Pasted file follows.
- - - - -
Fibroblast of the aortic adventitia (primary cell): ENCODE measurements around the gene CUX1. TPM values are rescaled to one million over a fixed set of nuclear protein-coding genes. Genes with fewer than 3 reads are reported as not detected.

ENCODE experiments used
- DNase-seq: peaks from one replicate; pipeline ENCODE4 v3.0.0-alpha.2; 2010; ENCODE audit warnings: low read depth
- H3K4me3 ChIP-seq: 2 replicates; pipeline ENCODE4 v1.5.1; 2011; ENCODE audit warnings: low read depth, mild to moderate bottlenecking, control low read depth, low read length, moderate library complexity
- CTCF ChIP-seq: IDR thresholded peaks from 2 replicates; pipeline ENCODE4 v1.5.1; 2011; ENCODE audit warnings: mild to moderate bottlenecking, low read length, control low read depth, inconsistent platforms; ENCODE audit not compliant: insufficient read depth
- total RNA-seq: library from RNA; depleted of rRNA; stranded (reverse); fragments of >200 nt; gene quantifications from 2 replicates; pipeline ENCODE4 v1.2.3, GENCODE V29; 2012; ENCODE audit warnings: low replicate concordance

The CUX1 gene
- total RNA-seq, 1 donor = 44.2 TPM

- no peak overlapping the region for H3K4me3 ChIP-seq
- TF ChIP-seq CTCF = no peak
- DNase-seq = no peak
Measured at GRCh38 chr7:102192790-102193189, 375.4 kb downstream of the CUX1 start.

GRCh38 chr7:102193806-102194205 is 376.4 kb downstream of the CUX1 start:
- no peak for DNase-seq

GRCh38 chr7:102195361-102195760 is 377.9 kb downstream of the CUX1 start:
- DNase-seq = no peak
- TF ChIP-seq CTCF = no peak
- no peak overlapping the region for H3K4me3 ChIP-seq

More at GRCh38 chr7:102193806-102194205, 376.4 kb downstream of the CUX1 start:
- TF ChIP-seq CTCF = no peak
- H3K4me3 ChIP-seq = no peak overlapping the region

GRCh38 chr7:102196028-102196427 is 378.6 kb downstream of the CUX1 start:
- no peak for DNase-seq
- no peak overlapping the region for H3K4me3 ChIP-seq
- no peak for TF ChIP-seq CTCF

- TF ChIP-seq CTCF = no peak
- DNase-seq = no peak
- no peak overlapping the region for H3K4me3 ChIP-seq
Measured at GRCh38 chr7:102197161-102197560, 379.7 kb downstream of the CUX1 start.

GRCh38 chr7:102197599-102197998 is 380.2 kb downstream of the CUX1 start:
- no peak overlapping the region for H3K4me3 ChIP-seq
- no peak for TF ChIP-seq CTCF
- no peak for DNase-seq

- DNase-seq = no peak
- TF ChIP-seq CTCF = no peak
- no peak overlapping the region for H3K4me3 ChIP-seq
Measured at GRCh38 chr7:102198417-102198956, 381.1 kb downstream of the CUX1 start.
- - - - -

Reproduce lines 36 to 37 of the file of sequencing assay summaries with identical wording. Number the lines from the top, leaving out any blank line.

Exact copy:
- no peak overlapping the region for H3K4me3 ChIP-seq
Measured at GRCh38 chr7:102198417-102198956, 381.1 kb downstream of the CUX1 start.